The formation of burnt fuel residue is a typical issue with certain types of engines. The incomplete combustion of diesel, for example, results to the formation of a black powders or flakes of amorphous carbon. This residual compound can have significant consequences on the lubrication system.
Many lubricants are developed to help with removing burnt fuel residue and other contaminant particles from the system. The contaminants are absorbed by the lubricant. As the lubricant passes through the filter, the contaminants are trapped and can then be removed.
However, some contaminant particles are too small to be filtered even with fine filters. The particles remain in the lubricant, altering its viscosity and interfering with some of its qualities. Using a fine filter would not work and could cause more harm than good. Lubricants contain additive particles that can also be removed by the finer filter. The smaller holes of the filter can also increase the resistance and slows down the flow of the lubricant within the system.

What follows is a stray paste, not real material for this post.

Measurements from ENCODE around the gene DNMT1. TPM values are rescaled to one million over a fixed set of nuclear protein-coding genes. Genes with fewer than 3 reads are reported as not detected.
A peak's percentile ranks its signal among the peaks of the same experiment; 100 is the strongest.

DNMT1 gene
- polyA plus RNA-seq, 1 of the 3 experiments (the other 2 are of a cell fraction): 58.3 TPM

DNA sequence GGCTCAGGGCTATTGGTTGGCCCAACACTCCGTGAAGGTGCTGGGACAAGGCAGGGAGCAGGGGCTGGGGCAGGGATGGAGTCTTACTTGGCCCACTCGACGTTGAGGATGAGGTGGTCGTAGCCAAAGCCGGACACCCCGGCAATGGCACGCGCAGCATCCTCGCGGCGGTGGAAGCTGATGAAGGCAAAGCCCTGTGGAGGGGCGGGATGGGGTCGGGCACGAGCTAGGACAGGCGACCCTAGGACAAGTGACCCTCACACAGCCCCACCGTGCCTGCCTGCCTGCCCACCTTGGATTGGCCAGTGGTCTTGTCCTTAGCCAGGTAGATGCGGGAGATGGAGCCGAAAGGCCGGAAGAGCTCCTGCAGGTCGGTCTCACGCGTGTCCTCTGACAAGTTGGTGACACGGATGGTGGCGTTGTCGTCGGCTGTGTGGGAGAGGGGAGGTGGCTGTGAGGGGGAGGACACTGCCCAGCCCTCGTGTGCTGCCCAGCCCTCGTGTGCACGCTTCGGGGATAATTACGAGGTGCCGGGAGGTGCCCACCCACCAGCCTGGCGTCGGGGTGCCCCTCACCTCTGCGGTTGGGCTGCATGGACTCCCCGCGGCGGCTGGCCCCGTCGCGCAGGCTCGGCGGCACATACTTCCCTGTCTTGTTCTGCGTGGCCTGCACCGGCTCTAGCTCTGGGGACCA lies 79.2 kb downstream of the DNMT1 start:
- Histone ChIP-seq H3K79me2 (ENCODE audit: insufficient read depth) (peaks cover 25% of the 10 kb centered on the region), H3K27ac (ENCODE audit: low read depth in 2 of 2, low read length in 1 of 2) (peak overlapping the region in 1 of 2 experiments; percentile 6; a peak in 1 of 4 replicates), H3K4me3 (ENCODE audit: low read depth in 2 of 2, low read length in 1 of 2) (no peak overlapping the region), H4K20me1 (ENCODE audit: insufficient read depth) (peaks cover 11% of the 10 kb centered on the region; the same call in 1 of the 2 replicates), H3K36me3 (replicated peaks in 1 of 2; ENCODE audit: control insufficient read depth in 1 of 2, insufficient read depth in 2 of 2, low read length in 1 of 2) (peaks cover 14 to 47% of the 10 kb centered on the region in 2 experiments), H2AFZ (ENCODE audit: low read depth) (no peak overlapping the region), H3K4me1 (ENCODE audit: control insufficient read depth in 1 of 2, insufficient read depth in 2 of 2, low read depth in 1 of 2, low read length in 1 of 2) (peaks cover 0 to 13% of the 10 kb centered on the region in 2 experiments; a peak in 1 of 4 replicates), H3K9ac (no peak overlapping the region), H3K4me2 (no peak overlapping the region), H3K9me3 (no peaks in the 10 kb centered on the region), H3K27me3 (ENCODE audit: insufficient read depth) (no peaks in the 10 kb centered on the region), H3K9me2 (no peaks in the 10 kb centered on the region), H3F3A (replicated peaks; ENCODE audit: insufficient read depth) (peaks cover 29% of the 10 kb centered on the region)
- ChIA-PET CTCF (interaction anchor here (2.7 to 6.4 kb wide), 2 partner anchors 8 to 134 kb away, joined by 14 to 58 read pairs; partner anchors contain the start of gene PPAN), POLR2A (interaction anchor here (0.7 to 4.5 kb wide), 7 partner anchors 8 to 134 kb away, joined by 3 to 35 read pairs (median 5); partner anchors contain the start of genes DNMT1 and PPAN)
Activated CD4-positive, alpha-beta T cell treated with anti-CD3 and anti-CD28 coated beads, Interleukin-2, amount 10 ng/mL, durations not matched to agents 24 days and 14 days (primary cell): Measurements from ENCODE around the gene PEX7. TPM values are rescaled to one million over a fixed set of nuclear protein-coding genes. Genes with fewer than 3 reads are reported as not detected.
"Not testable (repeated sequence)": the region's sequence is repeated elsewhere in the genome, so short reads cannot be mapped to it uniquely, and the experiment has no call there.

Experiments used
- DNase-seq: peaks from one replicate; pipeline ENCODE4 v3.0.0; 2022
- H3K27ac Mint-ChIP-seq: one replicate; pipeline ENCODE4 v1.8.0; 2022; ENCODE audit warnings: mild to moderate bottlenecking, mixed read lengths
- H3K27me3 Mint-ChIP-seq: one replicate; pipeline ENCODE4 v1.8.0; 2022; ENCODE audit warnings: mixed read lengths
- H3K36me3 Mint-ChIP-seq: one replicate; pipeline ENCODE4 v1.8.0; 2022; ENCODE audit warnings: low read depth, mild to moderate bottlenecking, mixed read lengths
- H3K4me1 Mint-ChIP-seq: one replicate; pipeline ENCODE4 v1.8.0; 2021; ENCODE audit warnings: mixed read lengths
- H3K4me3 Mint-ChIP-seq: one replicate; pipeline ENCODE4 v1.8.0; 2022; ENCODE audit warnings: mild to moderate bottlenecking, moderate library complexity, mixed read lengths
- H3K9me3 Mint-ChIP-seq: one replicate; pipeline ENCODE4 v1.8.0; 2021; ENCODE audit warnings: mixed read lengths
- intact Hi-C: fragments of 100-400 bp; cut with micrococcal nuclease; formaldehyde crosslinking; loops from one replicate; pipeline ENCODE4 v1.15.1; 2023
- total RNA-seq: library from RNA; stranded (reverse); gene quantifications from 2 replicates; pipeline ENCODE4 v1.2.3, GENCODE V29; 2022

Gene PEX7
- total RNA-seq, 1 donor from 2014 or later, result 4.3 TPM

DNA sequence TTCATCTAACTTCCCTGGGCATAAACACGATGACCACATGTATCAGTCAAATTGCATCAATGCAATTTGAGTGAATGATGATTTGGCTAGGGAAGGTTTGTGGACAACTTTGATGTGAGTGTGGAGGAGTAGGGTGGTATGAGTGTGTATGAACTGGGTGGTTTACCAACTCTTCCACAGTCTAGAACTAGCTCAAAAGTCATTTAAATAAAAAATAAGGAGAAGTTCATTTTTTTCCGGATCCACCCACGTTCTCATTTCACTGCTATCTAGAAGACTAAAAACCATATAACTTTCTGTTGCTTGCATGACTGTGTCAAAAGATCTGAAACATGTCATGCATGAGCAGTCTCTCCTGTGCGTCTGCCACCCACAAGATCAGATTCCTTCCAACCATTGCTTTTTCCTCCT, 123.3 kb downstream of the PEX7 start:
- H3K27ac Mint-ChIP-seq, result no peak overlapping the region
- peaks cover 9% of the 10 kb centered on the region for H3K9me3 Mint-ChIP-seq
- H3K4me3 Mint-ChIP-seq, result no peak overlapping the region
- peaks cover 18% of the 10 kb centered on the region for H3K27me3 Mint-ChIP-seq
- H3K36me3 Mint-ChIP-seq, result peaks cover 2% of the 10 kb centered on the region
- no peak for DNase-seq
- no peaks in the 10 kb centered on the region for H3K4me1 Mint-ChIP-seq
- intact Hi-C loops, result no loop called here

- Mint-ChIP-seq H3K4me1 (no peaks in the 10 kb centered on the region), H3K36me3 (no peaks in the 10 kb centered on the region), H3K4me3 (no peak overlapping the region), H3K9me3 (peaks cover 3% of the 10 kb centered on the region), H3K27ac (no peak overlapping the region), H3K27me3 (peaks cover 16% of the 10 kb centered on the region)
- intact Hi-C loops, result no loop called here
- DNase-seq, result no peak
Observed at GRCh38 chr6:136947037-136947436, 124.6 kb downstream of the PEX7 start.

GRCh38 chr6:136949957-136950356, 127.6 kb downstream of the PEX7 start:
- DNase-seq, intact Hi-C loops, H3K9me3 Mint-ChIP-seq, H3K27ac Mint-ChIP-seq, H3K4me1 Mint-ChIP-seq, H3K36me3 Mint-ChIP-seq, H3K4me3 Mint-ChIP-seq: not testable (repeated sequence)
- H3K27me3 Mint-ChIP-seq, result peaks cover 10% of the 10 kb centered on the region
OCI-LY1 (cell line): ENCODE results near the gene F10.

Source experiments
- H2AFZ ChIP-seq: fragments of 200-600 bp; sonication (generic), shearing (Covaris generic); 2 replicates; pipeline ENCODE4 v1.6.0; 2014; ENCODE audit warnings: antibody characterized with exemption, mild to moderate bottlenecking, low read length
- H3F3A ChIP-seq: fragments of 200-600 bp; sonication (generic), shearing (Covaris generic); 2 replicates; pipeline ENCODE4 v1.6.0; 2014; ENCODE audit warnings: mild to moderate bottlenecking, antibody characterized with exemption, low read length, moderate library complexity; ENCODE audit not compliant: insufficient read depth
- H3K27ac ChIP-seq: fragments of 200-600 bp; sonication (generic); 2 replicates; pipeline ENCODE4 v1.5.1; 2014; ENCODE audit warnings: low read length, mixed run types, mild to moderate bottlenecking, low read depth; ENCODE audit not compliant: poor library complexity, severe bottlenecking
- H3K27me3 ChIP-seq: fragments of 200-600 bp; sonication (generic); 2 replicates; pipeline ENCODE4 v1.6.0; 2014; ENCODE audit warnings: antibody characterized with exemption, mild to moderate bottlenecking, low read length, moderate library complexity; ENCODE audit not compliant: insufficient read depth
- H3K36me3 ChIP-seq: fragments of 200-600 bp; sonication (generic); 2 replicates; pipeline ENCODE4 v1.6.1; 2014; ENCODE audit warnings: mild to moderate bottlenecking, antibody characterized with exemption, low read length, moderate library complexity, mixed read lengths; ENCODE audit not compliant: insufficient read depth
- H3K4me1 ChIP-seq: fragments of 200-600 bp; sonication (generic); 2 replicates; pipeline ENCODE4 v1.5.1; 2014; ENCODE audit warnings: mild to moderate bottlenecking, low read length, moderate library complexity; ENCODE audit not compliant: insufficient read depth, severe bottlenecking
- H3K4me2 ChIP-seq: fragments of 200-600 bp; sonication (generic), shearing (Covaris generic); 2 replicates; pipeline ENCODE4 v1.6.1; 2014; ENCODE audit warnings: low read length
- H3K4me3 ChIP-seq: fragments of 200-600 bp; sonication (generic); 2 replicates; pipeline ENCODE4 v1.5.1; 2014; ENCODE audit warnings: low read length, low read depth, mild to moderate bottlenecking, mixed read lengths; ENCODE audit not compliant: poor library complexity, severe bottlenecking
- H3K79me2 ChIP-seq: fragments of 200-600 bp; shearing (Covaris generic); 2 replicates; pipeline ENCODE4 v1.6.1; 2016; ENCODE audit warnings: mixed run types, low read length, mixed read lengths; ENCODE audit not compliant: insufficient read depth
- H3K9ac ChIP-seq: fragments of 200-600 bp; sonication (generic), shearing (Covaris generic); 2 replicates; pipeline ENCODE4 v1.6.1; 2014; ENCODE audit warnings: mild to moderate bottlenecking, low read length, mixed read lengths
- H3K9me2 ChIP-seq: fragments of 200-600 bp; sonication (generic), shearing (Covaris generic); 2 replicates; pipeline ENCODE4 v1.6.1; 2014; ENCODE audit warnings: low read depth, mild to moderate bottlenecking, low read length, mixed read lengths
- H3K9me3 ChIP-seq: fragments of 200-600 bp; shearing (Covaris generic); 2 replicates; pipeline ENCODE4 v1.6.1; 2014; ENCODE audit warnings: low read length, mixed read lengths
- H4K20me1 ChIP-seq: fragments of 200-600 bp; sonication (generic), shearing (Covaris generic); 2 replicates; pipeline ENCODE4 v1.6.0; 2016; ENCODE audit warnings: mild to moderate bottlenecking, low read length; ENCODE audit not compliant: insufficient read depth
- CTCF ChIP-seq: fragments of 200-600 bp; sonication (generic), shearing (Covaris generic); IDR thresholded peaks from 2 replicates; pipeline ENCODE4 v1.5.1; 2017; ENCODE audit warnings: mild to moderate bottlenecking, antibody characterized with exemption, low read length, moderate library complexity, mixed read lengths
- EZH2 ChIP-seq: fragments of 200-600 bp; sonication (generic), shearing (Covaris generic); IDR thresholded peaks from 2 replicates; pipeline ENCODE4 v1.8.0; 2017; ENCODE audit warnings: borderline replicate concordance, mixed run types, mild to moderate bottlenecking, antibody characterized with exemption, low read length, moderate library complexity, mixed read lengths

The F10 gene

The best way to deal with burnt fuel residue is to regularly inspect the quality of oil and perform replacement is needed. There are many techniques of detecting burnt fuel residue in oil. A commonly used technique is the FTIR or Fourier transform infrared technology that determines the level of contamination by measuring the infrared spectrum emitted or absorbed by the material.
Another technique is the pentane insoluble test wherein the residue and particles are separated from the oil by mixing a solvent with the lubricant.